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.A. eric ill tnva.l.
Lrvixo Stoves. What sight more
pleasant than a row of sleek, well cared
for, healthy animals in Winter ? Outside
the thermometer stands close upon zero;
inside, the temperature is so comfort
able that we can well dispense with our
overcoat. From whence comes this
genial warmth? No coal or wood is
consumed to raise temperature. The
problem is easily solved. Here are fif
teen stoves not constructed of iron or
stone, but of flesh and blood, and in
these stoves hay and grain are burned
constantly, and hence the heat It is
the warmth radiated from the animals
that we feel, and this comes from actual
combustion, produced by the play of
vital or chemical forces within the or
ganisms. A large per cent, of the food
snpplied adds neither to our store of
milk or flesh, but is burned to produce
animal heat, and in winter the amount
of food taunt be increased to compen
sate for the loss by direct radiation from
the surface, and through the respiratory
No greater mistake can be made by
farmers than to house their animals in
cold open sheds or barns. It is not
only extremely cruel, but the worst
possible policy, looking to material
interest alone. A shivering cow can
give no milk nor gain any flesh. Every
function is disturbed and waste goes on
rapidly. To feed a cow or other animal
in the cold, open air is about as foolish
and wasteful as to place a stove ont of
doors, till it with fuel, and expect to
receive benefit by warming the atmos
phere generally. Animals need protec
tion and warmth as well as human
beings, and none but careless, unthrifty
farmers will denv it to them.
At a met-ting of a farmer's club, re
cently held at Cobourg, Canada, the
secretary gave some account of the ori
gin of oats and the countries where they
grow. Its native country is unknown,
but most probably it came from Central
Asia. There is no mention of oats in
the Old Testament ; we are told that
Solomon fed his horses and dromedaries
on barley. Oats were, however, known
to the Greeks, who called them Jlromon,
end to the Komans, who made use of
them as provem'er for their horses,
earlv in the Christian era. The oats
are better suited to a moist than a dry,
and to a cool rather than to a warm
climate, though their fields of cultiva
tion do not extend quite so far north as
that of the coarser kinds of barley. In
Scotland, oats are grown to the north
point ; in Norwpy their culture extends
to north latitude 56 degrees ; in Sweden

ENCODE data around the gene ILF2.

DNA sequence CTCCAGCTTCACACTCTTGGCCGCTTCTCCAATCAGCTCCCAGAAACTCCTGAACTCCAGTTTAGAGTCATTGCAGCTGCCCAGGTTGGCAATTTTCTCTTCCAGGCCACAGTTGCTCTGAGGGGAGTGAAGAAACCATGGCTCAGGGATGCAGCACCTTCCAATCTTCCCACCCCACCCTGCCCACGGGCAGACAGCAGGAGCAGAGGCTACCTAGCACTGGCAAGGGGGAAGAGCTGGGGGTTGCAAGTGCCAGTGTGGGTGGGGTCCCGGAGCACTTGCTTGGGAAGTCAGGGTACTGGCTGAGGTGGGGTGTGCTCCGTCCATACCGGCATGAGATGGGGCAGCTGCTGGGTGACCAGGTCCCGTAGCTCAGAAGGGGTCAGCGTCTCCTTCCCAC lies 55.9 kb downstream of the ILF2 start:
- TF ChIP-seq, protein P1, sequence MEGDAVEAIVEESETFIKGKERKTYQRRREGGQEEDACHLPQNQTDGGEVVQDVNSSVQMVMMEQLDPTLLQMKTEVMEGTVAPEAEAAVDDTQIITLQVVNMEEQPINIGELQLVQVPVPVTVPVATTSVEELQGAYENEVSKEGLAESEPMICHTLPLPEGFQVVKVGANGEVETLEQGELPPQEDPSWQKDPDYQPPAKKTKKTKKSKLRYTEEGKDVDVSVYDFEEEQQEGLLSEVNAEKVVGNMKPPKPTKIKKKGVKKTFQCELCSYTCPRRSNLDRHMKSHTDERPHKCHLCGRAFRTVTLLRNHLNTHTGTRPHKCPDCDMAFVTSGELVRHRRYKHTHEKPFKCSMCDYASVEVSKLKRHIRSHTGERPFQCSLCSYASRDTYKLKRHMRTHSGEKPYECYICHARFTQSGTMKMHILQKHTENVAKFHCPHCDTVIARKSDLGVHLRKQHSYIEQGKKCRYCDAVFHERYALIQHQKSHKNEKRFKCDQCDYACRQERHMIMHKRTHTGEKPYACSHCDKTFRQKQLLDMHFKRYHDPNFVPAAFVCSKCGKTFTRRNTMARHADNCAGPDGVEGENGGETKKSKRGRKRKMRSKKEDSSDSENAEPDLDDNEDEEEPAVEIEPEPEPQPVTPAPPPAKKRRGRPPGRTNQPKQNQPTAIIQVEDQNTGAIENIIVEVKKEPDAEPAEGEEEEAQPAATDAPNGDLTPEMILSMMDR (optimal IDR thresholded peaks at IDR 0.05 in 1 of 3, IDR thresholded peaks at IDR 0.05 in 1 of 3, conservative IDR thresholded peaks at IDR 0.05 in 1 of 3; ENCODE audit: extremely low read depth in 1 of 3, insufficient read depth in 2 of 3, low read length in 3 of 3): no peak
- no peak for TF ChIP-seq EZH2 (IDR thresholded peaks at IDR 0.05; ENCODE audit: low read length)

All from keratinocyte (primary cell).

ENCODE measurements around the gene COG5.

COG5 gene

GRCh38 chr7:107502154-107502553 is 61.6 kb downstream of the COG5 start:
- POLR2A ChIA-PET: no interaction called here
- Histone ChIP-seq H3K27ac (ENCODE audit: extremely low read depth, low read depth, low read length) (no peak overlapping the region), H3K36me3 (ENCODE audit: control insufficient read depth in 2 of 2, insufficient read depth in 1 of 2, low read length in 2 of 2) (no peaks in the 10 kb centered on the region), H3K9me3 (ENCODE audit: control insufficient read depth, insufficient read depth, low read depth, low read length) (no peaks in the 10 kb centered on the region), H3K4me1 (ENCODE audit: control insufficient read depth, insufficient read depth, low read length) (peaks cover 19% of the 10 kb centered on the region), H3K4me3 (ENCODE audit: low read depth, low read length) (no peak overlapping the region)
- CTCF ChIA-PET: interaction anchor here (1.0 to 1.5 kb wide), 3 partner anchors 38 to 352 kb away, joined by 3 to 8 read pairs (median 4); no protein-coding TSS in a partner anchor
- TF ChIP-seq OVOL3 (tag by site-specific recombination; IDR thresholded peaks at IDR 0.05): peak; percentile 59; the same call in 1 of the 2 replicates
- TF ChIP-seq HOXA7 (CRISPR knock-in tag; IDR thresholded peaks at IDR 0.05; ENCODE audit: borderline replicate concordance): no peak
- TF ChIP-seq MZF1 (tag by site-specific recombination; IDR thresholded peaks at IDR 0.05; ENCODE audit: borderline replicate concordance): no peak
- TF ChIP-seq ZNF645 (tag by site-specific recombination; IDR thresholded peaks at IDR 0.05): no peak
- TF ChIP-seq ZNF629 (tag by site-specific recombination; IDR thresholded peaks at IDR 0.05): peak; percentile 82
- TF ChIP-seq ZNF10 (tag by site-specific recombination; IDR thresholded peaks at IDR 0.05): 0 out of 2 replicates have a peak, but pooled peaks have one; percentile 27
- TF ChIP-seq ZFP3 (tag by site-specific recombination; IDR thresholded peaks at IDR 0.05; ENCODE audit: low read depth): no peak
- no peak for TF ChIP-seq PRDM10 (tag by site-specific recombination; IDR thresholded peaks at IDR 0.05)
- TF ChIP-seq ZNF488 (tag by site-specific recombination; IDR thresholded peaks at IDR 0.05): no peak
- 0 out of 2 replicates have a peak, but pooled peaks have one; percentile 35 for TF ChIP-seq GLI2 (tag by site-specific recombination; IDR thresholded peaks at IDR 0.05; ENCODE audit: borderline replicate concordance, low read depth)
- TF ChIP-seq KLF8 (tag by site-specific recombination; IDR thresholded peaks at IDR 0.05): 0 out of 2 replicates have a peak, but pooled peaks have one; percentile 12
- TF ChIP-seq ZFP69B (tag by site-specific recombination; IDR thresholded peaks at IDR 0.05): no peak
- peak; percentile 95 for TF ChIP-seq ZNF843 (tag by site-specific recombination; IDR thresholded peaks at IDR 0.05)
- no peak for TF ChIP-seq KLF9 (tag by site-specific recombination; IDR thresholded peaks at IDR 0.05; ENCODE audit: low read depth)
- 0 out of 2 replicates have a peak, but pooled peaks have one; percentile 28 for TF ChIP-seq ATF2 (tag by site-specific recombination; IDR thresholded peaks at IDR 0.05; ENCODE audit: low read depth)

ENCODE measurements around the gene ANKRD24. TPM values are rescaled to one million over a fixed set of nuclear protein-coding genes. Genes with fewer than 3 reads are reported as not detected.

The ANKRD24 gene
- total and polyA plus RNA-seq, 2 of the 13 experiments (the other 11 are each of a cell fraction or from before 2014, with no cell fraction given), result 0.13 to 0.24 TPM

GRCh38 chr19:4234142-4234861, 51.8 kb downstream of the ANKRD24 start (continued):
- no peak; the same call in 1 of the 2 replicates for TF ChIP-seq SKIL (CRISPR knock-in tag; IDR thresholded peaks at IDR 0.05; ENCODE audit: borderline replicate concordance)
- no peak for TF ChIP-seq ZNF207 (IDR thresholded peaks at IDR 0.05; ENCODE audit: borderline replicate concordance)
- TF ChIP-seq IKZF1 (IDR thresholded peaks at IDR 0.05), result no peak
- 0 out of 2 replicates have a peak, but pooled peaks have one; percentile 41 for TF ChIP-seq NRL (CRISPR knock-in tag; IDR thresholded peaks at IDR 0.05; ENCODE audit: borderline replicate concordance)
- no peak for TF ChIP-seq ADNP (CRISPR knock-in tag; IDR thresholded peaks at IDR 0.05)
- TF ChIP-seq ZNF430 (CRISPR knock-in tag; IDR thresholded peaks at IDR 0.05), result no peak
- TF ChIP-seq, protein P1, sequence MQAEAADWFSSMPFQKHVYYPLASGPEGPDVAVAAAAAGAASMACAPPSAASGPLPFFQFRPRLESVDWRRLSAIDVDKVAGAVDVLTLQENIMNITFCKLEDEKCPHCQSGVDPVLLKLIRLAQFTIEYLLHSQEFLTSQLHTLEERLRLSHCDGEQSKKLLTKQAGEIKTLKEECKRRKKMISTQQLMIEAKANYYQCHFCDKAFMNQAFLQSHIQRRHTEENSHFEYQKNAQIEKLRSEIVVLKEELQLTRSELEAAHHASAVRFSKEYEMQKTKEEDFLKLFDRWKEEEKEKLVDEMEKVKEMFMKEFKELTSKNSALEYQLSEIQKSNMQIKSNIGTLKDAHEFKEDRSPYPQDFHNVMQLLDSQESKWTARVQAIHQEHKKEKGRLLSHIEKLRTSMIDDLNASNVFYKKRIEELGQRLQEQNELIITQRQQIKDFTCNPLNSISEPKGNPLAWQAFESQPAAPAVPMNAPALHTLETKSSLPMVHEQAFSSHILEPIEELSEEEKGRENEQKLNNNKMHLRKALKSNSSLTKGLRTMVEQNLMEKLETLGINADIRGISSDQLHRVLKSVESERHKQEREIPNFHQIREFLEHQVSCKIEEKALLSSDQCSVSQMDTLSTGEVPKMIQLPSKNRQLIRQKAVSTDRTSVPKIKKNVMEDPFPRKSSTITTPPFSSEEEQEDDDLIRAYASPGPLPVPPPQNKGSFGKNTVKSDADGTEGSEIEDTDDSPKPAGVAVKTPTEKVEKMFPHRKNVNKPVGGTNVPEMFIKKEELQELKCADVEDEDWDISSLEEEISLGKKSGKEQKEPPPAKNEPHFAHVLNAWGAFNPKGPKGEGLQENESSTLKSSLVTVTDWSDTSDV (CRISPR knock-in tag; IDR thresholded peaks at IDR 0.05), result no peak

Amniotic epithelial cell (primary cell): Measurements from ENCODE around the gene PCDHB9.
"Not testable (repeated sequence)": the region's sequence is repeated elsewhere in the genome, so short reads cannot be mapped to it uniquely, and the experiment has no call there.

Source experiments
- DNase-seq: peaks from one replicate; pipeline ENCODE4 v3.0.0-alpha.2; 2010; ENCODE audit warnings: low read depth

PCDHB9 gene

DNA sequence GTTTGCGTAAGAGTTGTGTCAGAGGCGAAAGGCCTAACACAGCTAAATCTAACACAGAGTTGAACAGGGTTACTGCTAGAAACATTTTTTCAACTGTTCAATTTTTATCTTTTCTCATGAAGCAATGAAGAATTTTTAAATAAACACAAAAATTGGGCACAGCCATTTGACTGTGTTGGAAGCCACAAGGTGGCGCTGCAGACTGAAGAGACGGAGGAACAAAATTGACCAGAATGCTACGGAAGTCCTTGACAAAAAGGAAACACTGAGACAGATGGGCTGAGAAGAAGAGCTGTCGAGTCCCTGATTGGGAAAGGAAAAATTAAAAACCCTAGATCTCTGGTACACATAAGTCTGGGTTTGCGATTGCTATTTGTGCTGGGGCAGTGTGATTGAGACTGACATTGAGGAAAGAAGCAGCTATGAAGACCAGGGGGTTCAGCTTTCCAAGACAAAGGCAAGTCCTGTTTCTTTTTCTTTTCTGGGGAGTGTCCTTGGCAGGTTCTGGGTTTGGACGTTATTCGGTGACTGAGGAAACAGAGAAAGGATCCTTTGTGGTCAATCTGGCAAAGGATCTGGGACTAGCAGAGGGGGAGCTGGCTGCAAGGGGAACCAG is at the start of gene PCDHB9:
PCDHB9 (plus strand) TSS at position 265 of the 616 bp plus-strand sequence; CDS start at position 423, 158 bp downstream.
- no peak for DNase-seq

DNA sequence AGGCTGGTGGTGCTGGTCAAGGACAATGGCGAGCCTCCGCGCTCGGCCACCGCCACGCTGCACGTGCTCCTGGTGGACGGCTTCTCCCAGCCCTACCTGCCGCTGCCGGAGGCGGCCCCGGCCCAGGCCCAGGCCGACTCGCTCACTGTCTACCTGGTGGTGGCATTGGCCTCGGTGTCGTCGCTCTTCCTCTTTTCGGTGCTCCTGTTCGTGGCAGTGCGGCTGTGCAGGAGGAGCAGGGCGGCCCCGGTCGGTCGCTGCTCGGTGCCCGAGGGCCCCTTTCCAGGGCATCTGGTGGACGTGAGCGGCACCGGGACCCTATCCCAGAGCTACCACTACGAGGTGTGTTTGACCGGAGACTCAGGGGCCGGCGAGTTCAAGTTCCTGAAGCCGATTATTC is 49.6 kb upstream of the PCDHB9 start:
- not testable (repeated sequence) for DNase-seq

to latitude C3 degrees 30 minutes ; in
Ilussia these polar limits appear to cor
respond with those of rye ; south of
the parallel of Taris, oats are little cul
tivated. In Spain and Portugal they
are scarcely known, vet they are grown
with considerable advantage in Bengal.
Lime a.nd Salt Mixtures. Professor
Johnson recommends for fertilizing
purposes to mix one bushel of salt and
two bushels of dry lime under cover,
and allow the mixture to decompose
gradnallv, thus forming an intimate
chemical union of the two materials.
For this purpose the mixture should be
made at least six weeks before use, or
still better, two or three months, the
heap mentioned being turned over occa
sionally. This salt and lime mixture,
when applied at the rate of twenty or
thirty bushels per acre, forms an excel
lent top dressing for many crops. It
acts powerfnlly on the vegetable matter
of soils ; fifty-six bushels applied to a
turnip crop have produced as large a
crop as barn-yard manure. It is also
very destructive to grubs, and other
insects in the soil. Like salt, it attracts
moisture from the air, and is useful
against droughts. Its decomposing
power is remarkable, and if three or
four bushels of it are mixed with a load
of swamp muck, the latter will be re
duced to powder.
Mb, Stall, who has lately conducted
a series of experiments with a view to
hastening the ripening of fruits, an
nounces that this result may be obtained
by lessening the depth of the earth
ahotu the roots of the fruit-bearing
trees. As an instance, it is stated that
the ripening of pears upon an early tree
was hastened by simply removing the
earth for a circuit of fifteen feet about
the roots, the soil being left the depth
of but two or two and one-half inches
above the roots. The theory is, that
by thus almost exposing the roots, they
receive more warmth from the sun, and
theFe, by the frequent application of
water, are more active in supplying the
life-giving sap to the fruit above. Inter
esting as these results appear, we con
fess that we are hardly prepared to
indorse them, and yet the repetition of